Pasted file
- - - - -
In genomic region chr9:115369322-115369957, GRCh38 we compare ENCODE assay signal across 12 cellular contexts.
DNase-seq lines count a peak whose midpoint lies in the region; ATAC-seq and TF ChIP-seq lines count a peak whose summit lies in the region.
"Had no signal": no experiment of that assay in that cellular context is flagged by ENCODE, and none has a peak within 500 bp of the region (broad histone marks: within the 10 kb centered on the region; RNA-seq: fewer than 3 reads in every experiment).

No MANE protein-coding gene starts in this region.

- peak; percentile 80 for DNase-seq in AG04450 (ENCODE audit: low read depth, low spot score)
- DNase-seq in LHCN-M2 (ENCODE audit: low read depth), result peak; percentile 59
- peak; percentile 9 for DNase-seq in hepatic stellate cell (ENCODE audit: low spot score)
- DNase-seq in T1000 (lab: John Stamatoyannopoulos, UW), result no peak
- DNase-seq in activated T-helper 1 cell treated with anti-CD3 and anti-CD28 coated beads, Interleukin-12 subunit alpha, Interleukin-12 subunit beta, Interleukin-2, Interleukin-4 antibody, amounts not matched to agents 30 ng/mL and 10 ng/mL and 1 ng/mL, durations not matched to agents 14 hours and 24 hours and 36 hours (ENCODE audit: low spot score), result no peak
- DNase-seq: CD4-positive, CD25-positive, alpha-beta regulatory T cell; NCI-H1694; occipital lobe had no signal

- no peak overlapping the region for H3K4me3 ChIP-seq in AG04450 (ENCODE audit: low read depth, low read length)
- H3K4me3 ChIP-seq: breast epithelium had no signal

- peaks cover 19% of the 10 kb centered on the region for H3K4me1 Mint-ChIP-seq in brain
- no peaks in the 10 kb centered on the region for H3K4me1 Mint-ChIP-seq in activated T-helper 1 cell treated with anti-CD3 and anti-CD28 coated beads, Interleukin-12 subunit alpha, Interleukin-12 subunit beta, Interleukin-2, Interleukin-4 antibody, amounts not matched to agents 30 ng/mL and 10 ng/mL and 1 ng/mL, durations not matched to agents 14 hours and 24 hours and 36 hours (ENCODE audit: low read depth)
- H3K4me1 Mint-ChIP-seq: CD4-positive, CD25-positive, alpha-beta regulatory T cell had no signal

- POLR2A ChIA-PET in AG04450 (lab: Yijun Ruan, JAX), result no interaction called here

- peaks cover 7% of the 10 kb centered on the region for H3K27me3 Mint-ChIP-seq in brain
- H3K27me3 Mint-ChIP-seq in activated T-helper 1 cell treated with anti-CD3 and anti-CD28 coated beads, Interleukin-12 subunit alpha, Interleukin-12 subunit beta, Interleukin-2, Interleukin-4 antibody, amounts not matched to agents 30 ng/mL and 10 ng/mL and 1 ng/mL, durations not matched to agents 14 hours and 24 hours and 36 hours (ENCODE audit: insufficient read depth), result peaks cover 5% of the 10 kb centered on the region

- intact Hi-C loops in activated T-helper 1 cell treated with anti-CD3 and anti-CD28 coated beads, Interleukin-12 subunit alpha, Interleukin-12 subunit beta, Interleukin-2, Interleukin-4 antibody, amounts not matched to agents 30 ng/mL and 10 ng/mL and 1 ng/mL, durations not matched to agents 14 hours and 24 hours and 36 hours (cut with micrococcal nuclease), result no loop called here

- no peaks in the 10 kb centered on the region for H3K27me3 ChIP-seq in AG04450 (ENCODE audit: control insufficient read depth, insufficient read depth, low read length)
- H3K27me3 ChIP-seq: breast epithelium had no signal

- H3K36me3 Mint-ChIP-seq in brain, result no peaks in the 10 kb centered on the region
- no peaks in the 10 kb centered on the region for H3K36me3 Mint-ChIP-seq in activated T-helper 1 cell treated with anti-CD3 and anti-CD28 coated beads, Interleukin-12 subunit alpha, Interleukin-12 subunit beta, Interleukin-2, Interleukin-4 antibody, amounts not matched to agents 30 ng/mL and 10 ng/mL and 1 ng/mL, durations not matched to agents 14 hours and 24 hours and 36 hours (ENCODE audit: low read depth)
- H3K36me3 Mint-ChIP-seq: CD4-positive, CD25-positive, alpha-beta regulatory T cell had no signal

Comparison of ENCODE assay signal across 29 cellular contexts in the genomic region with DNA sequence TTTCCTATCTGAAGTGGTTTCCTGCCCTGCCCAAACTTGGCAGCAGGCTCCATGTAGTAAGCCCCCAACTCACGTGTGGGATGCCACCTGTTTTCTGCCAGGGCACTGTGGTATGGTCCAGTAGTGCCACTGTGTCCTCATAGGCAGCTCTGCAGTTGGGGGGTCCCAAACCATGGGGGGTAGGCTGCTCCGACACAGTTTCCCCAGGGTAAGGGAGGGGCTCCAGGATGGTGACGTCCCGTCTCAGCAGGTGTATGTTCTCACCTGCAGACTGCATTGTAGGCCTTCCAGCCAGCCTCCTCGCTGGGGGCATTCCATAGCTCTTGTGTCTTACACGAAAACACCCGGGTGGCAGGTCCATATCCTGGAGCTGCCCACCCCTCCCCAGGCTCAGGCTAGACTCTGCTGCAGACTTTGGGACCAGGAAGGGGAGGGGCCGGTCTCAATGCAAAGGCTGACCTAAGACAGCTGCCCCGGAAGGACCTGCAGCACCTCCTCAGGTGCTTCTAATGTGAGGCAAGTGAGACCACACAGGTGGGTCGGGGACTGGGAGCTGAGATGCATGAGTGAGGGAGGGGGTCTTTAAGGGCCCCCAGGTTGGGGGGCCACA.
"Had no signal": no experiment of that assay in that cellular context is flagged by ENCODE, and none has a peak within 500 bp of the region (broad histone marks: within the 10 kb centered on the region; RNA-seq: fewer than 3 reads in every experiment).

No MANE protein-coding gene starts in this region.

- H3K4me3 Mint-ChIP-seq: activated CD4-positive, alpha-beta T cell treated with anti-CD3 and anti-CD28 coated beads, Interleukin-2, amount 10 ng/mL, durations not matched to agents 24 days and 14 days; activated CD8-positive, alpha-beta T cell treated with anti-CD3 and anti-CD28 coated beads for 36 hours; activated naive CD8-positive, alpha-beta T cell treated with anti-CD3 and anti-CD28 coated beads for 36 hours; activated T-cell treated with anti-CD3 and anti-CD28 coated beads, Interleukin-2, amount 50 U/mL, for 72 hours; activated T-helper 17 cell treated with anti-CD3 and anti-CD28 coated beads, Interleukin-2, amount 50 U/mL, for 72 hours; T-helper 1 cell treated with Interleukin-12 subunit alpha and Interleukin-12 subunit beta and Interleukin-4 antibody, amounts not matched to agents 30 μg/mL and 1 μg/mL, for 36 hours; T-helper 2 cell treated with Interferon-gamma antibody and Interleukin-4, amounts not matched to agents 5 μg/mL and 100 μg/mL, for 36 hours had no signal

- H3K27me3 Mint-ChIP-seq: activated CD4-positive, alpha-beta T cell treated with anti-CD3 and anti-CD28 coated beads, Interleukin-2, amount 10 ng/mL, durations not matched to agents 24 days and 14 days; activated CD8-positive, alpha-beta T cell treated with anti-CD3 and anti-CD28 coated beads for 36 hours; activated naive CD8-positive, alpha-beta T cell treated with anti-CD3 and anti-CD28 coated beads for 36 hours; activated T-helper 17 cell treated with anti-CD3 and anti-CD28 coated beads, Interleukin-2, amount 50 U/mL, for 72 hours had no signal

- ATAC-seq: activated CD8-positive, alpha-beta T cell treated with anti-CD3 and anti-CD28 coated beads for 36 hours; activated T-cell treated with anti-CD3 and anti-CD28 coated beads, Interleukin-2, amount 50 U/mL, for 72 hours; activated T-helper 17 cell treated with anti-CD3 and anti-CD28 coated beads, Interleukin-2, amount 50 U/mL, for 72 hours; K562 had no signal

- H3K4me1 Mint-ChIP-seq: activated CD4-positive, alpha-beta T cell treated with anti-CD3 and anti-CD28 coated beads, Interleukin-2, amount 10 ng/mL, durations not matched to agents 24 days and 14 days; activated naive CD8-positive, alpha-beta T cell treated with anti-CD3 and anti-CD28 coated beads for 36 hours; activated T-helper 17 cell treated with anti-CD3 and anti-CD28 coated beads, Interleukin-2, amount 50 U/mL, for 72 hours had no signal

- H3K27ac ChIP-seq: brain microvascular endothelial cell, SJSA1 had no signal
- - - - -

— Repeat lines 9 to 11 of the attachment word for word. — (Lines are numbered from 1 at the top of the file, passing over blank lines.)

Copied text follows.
- DNase-seq in activated T-helper 1 cell treated with anti-CD3 and anti-CD28 coated beads, Interleukin-12 subunit alpha, Interleukin-12 subunit beta, Interleukin-2, Interleukin-4 antibody, amounts not matched to agents 30 ng/mL and 10 ng/mL and 1 ng/mL, durations not matched to agents 14 hours and 24 hours and 36 hours (ENCODE audit: low spot score), result no peak
- DNase-seq: CD4-positive, CD25-positive, alpha-beta regulatory T cell; NCI-H1694; occipital lobe had no signal

- no peak overlapping the region for H3K4me3 ChIP-seq in AG04450 (ENCODE audit: low read depth, low read length)